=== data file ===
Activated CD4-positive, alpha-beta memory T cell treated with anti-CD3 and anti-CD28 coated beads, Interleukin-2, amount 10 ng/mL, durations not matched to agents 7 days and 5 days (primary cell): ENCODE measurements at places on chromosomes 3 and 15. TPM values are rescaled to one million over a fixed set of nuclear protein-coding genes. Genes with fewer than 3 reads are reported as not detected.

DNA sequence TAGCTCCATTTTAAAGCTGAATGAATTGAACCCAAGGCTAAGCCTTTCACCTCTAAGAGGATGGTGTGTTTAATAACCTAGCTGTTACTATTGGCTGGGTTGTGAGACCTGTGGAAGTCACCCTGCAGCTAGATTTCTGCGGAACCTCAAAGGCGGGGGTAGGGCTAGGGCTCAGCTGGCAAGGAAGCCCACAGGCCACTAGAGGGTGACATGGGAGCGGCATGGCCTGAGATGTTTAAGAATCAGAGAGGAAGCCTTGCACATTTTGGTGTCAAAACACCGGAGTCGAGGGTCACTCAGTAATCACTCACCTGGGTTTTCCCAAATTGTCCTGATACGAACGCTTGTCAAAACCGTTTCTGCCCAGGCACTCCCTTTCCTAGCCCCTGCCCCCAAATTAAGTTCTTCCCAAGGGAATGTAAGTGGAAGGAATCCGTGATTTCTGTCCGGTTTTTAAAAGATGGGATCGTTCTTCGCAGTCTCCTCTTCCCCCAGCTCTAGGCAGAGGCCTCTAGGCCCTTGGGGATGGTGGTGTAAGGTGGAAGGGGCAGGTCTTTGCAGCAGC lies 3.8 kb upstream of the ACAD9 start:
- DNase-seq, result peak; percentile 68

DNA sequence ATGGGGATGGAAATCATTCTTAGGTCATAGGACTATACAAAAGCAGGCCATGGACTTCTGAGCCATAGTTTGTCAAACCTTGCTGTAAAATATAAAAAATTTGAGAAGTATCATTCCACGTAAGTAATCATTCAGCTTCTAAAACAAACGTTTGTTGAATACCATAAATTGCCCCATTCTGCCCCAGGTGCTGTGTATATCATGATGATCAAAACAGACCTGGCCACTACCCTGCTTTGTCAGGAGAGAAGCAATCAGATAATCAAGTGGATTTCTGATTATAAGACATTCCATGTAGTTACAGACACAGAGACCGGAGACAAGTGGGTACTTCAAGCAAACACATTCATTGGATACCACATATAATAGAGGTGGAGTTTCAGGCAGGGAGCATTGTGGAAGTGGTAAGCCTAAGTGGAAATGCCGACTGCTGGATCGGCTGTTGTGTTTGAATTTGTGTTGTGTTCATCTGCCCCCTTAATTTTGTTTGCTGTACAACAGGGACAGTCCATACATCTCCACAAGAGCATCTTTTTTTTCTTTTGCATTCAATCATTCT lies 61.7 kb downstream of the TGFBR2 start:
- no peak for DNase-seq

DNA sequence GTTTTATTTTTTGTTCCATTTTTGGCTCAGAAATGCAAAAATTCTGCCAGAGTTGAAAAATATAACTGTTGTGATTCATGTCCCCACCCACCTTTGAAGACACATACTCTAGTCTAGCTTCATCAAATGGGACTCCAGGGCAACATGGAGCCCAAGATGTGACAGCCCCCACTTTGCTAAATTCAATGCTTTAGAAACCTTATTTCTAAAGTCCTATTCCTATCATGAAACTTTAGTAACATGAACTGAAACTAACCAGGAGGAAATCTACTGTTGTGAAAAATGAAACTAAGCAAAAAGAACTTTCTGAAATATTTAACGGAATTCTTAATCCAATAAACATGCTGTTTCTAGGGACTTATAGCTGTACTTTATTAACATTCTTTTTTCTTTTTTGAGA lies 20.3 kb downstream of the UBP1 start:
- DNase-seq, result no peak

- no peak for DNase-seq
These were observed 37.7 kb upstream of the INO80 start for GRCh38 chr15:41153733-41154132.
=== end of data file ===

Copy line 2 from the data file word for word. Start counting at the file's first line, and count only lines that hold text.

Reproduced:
DNA sequence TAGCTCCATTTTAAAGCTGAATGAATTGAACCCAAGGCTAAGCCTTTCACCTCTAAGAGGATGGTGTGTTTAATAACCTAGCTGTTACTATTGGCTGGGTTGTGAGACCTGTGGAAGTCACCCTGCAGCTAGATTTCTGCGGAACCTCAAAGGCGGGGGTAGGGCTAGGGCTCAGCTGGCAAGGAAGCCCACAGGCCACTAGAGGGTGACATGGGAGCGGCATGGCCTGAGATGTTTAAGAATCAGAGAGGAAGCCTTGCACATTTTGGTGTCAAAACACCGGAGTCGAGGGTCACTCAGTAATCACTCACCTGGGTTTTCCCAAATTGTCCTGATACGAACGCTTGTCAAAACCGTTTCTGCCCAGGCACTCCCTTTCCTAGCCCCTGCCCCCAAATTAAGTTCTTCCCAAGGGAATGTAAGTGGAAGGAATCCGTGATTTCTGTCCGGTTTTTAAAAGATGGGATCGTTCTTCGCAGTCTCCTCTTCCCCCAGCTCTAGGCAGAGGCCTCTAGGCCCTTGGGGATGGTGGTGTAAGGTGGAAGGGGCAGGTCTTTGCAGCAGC lies 3.8 kb upstream of the ACAD9 start: